Relatives of the victims want a verdict

News 18 January, 2018
  • Photo special collaboration, Caroline Lepage
    Jean Paradise was waiting Thursday at the courthouse of Sherbrooke, the verdict of the jury at the trial of the three accused in relation to the explosion of a train in Lac-Mégantic on July 6, 2013. He had to jump into the river to escape the flames.

    Caroline Lepage

    Thursday, 18 January, 2018 21:11

    Thursday, 18 January, 2018 21:11

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    SHERBROOKE | relatives Of the victims of the explosion of a train in Lac-Mégantic hope that the jury will hear and render a verdict in the trial of three ex-employees.

    The jury had announced on Tuesday to be at an impasse. The judge had asked for a last-ditch effort to agree on a unanimous verdict. For the past two days, the eight men and four women on the jury resumed their deliberations, which suggests that their discussions are progressing. They begin today their ninth day of deliberations.

    Good news

    This encourages Jean Paradise, one of the survivors of the disaster in Lac-Mégantic.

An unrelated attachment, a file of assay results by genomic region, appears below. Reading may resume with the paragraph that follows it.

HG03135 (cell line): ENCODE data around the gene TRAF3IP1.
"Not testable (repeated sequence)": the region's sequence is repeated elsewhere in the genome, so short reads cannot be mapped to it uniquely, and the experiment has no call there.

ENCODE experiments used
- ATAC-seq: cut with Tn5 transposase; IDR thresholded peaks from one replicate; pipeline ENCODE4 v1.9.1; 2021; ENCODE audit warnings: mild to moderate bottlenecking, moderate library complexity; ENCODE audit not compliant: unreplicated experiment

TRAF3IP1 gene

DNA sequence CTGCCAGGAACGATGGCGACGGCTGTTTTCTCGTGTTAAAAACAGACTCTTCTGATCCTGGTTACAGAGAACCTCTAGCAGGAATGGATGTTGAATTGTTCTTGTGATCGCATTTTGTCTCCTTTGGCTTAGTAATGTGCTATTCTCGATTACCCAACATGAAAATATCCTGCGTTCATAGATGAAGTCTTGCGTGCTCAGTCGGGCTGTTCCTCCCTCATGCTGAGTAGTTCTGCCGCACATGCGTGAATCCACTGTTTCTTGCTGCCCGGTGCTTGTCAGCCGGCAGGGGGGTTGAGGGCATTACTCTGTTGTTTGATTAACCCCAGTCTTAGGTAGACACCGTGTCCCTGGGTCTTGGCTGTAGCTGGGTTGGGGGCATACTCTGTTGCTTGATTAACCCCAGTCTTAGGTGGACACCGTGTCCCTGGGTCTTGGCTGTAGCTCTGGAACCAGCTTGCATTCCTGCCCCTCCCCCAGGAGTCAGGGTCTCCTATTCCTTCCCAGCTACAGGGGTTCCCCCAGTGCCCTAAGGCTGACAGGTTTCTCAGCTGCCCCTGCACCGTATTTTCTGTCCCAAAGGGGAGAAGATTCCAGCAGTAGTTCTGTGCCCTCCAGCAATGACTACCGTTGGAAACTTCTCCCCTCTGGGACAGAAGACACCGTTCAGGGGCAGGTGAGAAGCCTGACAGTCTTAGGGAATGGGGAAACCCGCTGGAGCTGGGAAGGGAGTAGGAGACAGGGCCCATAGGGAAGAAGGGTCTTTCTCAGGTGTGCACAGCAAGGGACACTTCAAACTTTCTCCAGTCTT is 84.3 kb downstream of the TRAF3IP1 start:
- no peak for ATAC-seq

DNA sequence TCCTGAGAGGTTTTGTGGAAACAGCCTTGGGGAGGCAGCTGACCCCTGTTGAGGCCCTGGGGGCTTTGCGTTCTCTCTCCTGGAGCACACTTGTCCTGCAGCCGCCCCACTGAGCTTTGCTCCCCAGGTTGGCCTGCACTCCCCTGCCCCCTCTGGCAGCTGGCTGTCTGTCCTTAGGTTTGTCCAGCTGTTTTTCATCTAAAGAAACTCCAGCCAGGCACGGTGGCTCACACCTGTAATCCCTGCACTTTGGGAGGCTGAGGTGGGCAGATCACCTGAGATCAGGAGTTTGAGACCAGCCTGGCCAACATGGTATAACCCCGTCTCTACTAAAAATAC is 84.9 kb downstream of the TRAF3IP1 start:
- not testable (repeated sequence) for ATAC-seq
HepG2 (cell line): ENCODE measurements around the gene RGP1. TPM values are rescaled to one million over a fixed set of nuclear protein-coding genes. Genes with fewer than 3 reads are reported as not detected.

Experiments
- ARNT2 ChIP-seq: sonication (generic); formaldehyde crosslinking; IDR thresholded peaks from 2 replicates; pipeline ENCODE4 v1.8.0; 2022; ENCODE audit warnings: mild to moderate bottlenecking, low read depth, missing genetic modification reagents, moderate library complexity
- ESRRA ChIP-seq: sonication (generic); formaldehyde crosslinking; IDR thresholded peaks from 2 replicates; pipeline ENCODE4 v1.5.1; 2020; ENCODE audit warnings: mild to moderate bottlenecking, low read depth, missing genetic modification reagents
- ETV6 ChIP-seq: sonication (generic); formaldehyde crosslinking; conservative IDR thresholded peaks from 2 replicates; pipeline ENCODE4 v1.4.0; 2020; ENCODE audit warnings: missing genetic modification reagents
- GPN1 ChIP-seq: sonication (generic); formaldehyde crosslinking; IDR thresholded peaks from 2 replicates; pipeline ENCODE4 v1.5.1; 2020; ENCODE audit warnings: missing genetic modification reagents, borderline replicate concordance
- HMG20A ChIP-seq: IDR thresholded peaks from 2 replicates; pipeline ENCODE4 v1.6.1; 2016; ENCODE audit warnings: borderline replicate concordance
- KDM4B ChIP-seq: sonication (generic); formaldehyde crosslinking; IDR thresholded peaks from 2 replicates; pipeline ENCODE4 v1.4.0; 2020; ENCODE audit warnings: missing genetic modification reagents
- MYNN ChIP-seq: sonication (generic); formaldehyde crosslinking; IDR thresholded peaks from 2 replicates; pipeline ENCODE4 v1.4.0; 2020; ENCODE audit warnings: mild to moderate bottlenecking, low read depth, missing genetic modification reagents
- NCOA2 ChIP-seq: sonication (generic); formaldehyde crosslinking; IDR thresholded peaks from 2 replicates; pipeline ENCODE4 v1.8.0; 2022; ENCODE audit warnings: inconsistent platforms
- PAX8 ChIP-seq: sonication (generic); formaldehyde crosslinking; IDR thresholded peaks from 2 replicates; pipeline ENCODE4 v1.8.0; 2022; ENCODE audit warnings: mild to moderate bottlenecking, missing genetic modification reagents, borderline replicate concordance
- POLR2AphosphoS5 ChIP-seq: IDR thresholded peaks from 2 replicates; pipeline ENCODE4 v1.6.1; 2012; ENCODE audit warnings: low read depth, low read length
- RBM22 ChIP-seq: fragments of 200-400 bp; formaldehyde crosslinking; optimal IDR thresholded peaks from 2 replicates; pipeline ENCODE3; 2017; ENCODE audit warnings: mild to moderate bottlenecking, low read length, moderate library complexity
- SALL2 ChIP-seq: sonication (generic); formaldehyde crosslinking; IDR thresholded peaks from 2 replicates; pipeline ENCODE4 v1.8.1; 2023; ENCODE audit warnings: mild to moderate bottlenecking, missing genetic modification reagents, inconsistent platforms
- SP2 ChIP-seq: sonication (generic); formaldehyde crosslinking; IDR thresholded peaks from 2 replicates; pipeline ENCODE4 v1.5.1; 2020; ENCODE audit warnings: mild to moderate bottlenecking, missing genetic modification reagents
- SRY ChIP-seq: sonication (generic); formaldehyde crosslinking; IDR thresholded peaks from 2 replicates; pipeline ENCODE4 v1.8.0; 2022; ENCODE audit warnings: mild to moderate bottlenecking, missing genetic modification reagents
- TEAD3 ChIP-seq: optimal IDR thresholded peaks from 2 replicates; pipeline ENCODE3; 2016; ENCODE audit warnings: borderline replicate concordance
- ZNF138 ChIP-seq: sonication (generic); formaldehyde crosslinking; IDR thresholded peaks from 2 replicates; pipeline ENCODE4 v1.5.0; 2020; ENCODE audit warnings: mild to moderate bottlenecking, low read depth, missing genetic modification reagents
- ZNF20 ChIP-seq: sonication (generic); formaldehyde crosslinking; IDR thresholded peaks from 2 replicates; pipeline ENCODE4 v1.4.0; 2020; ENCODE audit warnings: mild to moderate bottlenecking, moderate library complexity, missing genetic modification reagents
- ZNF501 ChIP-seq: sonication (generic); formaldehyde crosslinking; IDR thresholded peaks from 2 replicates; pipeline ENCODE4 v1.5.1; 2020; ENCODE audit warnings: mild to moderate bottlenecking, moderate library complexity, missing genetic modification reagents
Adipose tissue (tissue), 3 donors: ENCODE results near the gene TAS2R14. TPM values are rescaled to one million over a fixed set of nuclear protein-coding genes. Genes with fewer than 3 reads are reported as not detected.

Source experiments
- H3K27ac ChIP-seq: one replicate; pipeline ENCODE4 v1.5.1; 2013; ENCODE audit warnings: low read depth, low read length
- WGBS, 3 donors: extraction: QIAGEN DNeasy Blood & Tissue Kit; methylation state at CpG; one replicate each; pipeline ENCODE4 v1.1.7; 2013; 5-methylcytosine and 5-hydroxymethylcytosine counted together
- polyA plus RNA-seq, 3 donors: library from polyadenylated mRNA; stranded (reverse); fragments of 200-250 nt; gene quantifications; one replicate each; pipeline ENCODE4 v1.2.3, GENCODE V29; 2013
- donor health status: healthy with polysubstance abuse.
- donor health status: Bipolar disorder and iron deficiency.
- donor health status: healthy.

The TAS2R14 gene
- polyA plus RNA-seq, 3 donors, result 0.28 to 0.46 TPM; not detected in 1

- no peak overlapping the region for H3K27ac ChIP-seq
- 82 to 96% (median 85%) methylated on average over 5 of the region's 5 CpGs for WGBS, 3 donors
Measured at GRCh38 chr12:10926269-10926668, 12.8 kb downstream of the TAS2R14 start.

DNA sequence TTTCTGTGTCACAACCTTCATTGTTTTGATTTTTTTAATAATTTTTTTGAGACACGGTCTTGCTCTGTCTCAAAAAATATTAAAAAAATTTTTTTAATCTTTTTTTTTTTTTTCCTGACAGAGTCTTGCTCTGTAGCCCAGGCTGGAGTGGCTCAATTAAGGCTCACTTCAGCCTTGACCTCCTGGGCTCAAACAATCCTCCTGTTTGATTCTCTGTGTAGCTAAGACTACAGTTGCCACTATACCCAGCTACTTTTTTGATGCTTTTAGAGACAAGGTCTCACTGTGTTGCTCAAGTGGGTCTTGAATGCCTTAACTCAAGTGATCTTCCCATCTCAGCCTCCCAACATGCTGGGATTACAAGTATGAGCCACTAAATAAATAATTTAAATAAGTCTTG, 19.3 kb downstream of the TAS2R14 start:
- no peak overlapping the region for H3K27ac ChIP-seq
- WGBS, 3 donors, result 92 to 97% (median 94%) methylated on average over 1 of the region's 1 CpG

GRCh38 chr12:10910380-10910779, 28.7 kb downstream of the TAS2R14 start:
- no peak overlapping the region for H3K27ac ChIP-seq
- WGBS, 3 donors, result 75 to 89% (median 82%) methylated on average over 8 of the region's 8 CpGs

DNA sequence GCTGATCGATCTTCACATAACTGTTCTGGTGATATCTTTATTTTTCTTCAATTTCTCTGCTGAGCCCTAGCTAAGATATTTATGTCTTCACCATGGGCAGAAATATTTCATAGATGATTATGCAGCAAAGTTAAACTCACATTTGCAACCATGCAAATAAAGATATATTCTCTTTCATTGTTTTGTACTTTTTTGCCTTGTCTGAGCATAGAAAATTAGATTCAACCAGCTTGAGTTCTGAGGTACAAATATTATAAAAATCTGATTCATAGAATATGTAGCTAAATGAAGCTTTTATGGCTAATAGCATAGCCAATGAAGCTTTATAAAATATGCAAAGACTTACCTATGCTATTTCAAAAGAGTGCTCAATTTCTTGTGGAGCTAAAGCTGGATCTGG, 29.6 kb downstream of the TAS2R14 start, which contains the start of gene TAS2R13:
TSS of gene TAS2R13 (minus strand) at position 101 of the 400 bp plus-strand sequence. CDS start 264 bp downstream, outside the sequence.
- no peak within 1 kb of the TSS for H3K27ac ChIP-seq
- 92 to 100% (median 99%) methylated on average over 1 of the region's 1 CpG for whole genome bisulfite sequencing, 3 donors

Since the trial began on 2 October, he attended several sessions of the trial of Thomas Harding, Richard Labrie and Jean Demaître, accused of criminal negligence causing the death of the 47 victims.

    Regardless of the verdict, Mr. Paradise is important that a decision is made.

    “It’s going to allow everyone to move on to something else,” he says.

    In the waiting

    According to him, this trial marks a milestone for several Méganticois.

    “It seems that people are waiting for a denouement, but I don’t feel that they have a bias “, assesses the one that has seen the oil train sped toward the city centre, on July 6, 2013, before derailing.

    With a friend, he climbed a fence and fled into the lake to escape the flames. The two survivors had water up to the neck.

    One of the daughters of John Clusiault has also survived the tragedy, but her other child, Kathy, has not had the same luck.

    Mr. Clusiault is the only parent of the victim to have attended the trial almost every day. It was nice to better understand the mid-rail, and take knowledge of all of the evidence.

    “I have no grudge, neither against the accused or to the Crown “, expresses he.

    Nothing will bring back the victims

    Several agree that a verdict of guilt does not reduce the victims.

    Another survivor, Christian Lafontaine, was at the Musicafé in that night arsonist who took his brother and two sisters-in-law. It is estimated that Mr. Harding may be a share of responsibility in the drama, but he is little interested in the verdict.

    “It doesn’t send them to prison,” he argued.

    Mr. Lafontaine wants that the government tightens the regulation, to avoid other similar dramas.

    “Park trains up an incline, it does not. Put them in the bottom of the coast “, pleads the one who can still see the convoy parked in Nantes, with the engine based.